By Sister Victoria Incrivaglia
It is mid-July 2020, and there is unrest. There is unrest everywhere.
More than 14.8 million people worldwide have been infected with COVID-19, the disease caused by the novel coronavirus, and more than 615,000 have died. Within the United States, medical officials are reporting record high numbers of coronavirus cases every day, with nearly 3 million now infected.
Daily news reports show demonstrations and protests locally, nationally and globally over the practices of injustice and systemic racism. In the United States, we see signs that read:
No justice, no peace Mercy for Justice Black Lives Matter Enough is Enough I can’t breathe Am I next?
The second reading for the Thirteenth Sunday in Ordinary Time was from Romans 6:34, 8–11. In it is one line that stopped me: “Are you unaware that we who were baptized into Christ Jesus were baptized into his death?”
I invite you to be with that message: We were baptized into his (Jesus’) death. How do I live/practice that belief? How do we as Sisters of Mercy live/practice that belief?
Our realities today are filled with conflicts, chaos and confusion. It seems we are on a global journey of facing our realities and coming to terms with injustices that have existed for centuries. These realities are laden with deeper realities.
For instance, Abraham Lincoln, the 16th American president, though so well revered for the Emancipation Proclamation, also ordered the execution of 38 Native Americans by hanging on December 26, 1862. The sentences of 265 others were commuted. This was the result of the 1862 Dakota War, also known as the Sioux Uprising of 1862. The uprising by the Native Americans was over the loss of their homeland (as promised to them in so many treaties) and lack of access to food.
In the Treaty of 1868, the United States government promised the Sioux the territory that included the Black Hills of South Dakota in perpetuity. This perpetuity lasted until the 1870s, when gold was found in the mountains, at which point the federal government forced the Sioux to relinquish the Black Hills. In the book Bury My Heart at Wounded Knee, author Dee Brown explains that the “battle” was actually a massacre in which hundreds of unarmed Sioux women, children and men were shot and killed by American troops. Brown concludes that the government’s actions were part of a continuing effort to destroy the culture, religion and way of life of Native American peoples.
On July 3, the day before American Independence Day, President Donald Trump convened a celebration at Mount Rushmore, in South Dakota. That state’s Governor, Kristi Noem, reportedly said: “We won’t be social distancing. We’re asking them to come, be ready to celebrate, to enjoy the freedoms and the liberties that we have in this country and to talk about our history and what it brought us today with an opportunity to raise our kids in the greatest country in the world.”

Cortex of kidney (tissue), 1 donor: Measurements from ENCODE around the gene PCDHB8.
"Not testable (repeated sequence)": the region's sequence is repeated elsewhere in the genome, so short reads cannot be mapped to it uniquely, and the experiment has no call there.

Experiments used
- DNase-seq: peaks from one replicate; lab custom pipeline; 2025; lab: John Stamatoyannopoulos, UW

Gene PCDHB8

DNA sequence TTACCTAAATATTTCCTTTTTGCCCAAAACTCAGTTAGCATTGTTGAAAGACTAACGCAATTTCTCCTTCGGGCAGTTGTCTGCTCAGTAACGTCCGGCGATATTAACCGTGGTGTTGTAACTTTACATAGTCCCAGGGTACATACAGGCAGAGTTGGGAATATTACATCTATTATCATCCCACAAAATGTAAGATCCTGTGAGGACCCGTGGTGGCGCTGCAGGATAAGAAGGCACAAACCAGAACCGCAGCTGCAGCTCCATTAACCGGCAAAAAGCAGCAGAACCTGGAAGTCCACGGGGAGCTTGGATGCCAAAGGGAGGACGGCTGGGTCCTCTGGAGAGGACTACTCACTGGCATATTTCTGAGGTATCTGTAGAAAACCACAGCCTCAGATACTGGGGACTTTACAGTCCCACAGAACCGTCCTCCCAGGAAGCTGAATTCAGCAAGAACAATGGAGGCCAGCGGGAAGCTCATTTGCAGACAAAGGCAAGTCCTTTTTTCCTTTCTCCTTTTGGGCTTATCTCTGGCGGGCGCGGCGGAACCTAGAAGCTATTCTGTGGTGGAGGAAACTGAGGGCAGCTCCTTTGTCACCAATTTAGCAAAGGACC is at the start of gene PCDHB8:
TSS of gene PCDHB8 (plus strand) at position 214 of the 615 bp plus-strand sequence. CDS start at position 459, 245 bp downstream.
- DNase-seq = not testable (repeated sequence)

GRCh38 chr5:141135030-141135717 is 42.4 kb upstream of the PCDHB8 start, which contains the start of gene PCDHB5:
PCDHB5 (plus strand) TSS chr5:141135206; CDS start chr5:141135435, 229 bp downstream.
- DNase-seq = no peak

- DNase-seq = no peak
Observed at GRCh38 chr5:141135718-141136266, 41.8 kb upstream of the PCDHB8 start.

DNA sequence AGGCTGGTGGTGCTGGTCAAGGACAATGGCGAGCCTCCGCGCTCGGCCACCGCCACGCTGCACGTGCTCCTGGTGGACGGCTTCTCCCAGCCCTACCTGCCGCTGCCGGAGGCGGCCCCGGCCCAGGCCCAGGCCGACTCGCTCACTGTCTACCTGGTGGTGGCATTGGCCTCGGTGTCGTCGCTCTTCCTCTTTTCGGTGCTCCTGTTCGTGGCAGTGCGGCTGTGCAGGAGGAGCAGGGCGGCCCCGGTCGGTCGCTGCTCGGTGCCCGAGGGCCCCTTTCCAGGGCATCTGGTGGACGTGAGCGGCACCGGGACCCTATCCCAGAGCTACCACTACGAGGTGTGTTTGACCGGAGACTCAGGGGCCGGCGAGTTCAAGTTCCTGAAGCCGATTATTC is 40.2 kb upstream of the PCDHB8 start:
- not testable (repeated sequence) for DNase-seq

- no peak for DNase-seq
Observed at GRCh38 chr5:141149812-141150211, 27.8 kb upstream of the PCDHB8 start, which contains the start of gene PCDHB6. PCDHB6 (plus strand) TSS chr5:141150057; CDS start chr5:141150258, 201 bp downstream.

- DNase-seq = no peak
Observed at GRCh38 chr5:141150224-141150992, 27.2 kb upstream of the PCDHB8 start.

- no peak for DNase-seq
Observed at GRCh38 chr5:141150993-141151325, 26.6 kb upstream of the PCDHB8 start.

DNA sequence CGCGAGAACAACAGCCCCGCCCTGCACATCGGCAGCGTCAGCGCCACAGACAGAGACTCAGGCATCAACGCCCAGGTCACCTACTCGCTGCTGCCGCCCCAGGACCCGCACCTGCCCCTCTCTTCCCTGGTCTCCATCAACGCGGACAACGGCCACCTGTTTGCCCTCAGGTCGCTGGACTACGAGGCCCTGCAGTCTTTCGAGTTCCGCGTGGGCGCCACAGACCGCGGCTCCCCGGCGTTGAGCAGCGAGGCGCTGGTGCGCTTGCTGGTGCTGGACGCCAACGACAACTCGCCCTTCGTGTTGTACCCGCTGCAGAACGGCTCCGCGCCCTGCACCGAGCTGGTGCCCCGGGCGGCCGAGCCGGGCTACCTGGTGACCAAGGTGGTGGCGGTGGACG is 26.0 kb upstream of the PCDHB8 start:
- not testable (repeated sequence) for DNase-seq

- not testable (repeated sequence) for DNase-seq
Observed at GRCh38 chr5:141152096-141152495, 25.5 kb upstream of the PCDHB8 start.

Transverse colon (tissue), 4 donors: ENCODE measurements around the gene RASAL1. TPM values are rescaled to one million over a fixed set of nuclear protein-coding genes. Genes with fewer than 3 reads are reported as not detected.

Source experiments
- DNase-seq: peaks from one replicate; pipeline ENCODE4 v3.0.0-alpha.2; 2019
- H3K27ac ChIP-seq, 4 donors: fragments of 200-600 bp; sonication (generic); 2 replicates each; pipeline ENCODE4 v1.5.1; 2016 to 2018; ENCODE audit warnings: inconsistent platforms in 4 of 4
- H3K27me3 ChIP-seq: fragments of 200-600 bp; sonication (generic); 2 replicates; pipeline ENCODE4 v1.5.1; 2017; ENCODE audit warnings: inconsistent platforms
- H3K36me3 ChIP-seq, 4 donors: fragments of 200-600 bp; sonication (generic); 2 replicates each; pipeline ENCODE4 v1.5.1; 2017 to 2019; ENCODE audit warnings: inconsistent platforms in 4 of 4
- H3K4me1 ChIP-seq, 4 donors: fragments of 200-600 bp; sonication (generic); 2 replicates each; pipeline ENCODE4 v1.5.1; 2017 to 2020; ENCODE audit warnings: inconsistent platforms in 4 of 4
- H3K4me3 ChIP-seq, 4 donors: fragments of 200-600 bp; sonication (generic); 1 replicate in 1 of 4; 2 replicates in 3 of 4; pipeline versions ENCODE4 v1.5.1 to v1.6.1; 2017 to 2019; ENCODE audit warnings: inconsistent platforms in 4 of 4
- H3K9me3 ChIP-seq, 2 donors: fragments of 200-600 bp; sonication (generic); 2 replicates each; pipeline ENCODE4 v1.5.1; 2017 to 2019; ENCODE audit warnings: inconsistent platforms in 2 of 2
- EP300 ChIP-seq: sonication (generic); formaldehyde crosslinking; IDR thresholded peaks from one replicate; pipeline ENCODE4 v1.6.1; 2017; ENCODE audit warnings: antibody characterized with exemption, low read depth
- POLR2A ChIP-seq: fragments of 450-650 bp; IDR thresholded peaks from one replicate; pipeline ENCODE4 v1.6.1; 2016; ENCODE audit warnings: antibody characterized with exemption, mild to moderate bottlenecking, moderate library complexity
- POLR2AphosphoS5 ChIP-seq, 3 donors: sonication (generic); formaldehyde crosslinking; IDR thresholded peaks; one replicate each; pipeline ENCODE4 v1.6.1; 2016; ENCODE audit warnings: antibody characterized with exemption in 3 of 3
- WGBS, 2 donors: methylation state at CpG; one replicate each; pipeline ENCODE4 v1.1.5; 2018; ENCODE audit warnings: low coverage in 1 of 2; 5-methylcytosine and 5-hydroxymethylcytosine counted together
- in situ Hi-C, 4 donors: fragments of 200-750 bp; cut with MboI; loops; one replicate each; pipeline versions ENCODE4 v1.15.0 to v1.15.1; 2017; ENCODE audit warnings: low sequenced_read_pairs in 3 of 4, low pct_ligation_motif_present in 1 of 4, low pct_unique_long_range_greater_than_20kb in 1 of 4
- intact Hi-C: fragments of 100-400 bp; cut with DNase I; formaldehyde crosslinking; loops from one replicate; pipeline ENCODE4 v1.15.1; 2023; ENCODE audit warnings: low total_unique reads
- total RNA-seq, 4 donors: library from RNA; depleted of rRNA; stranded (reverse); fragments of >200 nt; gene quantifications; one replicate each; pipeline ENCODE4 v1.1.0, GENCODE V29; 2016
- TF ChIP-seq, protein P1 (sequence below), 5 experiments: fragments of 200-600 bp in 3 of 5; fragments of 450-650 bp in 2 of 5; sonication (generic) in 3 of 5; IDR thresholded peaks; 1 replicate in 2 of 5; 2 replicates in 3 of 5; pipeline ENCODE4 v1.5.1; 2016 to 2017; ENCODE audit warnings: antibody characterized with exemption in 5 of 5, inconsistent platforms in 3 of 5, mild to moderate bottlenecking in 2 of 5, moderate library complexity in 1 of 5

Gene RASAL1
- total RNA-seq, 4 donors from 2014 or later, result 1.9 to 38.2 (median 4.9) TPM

The development of Mount Rushmore is a story of struggle and desecration. The Black Hills are sacred to the Lakota Sioux. Nick Tilsen, a member of the Oglala Lakota tribe and the president of a local activist organization called NDN Collective, stated: “It’s an injustice to actively steal indigenous people’s land then carve the white faces of the conquerors who committed genocide.”
Recently, in St. Louis, Missouri, where I live, a group initiated a petition to remove the statue of St. Louis, King of France (Louis IX), from Forest Park. Groups of people gathered around the statue to either support its presence or to endorse its removal. As with Abraham Lincoln and so many other public figures who lived imperfect lives, this is not a simple conversation. In William Chester Jordan’s book Louis IX and the Challenges of the Crusade: A study in Rulership, we learn that although Louis IX was known to serve and feed the poor, he also enacted destructive rulings against Jews and Muslims.
In these protests happening worldwide, what we see and hear are opposing sides taking to the streets to make their beliefs visible. Sadly, we witness that there are others who do not want them to do so, and so the environment of intolerance, clashes, riots and deaths continues.
As Mary proclaims in the Magnificat, there comes a point when we understand that life is not the same and we cannot continue living with practices and values that do not reflect the integral practices of the Gospel. We cannot continue being on the same journey.
The Magnificat moment opens our heart to know that we must engage in a new direction. When we were baptized into the death of Christ, everything changed, and we will never be the same. What is your Magnificat experience and how has it changed the journey in your life?
All of us, on both sides, are the daughters and sons of the same Creator. As Christians, we are called to faith and action. We recognize that imperfection exists within us all. We also recognize that we can no longer live in silence to the practices of racism, white supremacy, clericalism, white privilege … you name the practices that need to change.
We were baptized into Jesus’ death and our name is Mercy.